The voices and forces of moderation will not allow ISIL to transform their region "with its terrorism and violent methods", al-Sheikh added.

Adel Khalil, a Jordanian national and father of five, echoed his sentiment.

ISIL and its followers do not represent "the true moderate humanitarian Islam which calls for peace", he said.

Who authorised these ISIL terrorists to appoint themselves as leaders over the Muslims, he asked.

"These ignorant people think they can impose their control, but that is impossible because people are familiar with their terrorist acts, killing and bloodshed," Khalil said. "We, in the Arab countries, thirst for democracy, and ISIL's terrorist approach will not meet with support or acceptance."


The idea of a caliphate is "outdated by hundreds of years and is no longer viable on the ground", Omani political analyst Ahmed al-Balushi told Al-Shorfa. "No one can any longer drive the masses to something they disapprove of."

"How can a group that has neither a political ground nor a popular base in any country in the world, and is even viewed by the vast majority of Muslims as a terrorist group, appoint itself as a ruler of peoples who reject its ideological orientation and practices?" he said.

In Egypt, accountant Mahmoud Omran also rejected the "caliphate".

"It is a shame that the criminal Abu Bakr al-Baghdadi could be a caliph for Muslims," he said. "What caliph is appointed over the Islamic ummah when he is nothing but a gangster in a gang whose occupation is theft and murder, and most importantly, a gang leader whose occupation is trading in religion?"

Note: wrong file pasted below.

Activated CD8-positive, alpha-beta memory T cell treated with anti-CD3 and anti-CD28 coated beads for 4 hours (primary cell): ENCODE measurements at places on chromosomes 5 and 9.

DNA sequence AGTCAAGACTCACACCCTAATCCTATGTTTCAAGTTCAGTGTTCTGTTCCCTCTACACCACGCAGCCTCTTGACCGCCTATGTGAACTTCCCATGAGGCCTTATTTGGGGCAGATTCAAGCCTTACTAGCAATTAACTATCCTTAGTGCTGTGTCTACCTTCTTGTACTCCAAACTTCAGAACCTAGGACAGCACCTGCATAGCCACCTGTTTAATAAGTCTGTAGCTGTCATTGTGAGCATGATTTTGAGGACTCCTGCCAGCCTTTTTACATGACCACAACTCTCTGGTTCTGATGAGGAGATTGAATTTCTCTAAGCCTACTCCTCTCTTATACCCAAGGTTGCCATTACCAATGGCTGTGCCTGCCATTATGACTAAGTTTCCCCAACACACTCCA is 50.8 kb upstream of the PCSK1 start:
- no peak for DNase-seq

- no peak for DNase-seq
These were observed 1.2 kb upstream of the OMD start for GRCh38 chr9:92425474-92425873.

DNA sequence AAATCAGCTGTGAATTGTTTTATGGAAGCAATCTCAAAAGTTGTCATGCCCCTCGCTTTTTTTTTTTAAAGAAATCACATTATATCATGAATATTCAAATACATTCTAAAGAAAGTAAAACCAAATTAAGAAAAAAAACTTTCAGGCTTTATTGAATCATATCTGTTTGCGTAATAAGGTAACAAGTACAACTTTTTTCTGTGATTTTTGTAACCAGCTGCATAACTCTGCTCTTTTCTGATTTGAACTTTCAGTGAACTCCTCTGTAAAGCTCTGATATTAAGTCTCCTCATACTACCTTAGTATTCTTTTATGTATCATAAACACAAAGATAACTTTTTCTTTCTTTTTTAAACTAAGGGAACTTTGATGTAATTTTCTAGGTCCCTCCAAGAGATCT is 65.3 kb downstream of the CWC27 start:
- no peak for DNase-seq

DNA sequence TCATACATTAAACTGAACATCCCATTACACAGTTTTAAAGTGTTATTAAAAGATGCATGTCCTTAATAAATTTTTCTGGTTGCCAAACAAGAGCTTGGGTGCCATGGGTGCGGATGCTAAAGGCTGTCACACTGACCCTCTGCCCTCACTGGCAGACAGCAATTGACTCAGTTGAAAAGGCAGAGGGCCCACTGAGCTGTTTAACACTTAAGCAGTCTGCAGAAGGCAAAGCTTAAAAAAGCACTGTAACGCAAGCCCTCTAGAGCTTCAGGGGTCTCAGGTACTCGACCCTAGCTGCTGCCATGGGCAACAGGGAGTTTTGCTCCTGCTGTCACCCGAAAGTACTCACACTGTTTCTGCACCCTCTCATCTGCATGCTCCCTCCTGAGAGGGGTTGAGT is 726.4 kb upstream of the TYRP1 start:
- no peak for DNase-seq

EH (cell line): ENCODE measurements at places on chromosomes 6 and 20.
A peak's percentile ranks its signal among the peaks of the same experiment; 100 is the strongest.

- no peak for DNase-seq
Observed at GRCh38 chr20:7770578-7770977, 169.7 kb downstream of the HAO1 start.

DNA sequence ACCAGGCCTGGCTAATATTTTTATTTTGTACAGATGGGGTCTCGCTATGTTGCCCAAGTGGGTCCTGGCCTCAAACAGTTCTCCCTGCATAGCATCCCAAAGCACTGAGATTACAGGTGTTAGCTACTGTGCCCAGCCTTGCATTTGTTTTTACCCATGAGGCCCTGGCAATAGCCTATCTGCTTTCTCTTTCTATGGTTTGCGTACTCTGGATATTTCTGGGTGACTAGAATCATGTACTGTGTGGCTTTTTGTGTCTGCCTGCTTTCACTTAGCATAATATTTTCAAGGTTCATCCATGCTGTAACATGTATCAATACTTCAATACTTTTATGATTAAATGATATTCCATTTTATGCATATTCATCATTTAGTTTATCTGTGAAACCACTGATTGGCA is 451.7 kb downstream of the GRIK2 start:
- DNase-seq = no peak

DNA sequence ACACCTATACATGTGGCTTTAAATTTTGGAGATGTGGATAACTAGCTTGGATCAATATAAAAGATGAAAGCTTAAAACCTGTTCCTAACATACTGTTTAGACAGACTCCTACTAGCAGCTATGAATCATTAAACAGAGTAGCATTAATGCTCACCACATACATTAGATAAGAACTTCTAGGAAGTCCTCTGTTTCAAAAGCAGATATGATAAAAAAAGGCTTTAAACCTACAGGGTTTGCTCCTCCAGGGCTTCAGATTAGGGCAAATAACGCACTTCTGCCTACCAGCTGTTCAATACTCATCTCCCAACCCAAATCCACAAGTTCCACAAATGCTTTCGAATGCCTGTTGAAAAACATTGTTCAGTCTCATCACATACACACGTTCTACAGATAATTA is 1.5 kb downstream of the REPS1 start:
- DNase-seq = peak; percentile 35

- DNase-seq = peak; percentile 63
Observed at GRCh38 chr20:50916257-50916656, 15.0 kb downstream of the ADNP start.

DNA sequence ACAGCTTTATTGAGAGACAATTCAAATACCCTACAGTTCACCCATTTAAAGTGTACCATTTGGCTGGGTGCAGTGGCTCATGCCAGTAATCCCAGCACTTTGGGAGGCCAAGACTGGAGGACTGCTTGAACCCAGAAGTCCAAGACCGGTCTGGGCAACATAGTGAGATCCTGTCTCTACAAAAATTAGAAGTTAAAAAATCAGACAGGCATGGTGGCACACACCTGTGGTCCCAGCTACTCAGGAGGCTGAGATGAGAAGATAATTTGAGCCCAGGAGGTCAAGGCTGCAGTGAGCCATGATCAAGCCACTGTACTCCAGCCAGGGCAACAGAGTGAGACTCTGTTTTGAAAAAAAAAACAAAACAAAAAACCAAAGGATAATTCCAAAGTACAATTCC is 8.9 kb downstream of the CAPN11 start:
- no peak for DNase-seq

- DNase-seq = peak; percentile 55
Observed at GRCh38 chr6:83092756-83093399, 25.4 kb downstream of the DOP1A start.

The Arab people in general, and Muslims in particular, "are not so naive as to consent to this farce [carried out] in the name of religion", Omran said.

Saudi merchant Rashed al-Jahni told Al-Shorfa that what ISIL is doing is a mockery and denounced its announcement of a caliphate and appointment of a caliph as "categorically unacceptable".

Those who fall into ISIL's trap are "imbued with distorted religious teachings taught by extremist preachers who only serve extremist religious gangs", he said, adding, "It is time to get rid of these extremist groups which have offended Islam and Muslims."

Twenty-four-year-old Yemeni Omar Ali Ahmed also condemned ISIL's caliphate announcement, saying: "It is impossible for us to submit ourselves to a group that is addicted to killing and bloodshed for no reason other than to murder."

"It is impossible for me to swear allegiance to them, even if I were the last Arab citizen to do so," Ahmed told Al-Shorfa.

Sheikh Zaid bin Abdul Rahman bin Yahya, head of Al-Noor Centre for Studies and Research in Sanaa, said ISIL's announcement tampers with the values of Islamic sharia and matters of the Islamic caliphate.

"Those who announced the caliphate are ignorant of sharia policies in Islam, because a caliphate is not established simply by someone announcing it and announcing [the appointment of] someone as a caliph," said bin Yahya, who is a member of the Yemeni Scholars Association.

Such a declaration is unacceptable, he said, both in terms of the manner in which it was done and the person pegged as "caliph", especially as his hands are stained with blood.

"What al-Qaeda and its affiliates like ISIL are doing killing, shedding innocent blood, and carrying out destruction and devastation is incompatible with the meaning of the caliphate, which is to build, construct and preserve the lives of individuals," bin Yahya said.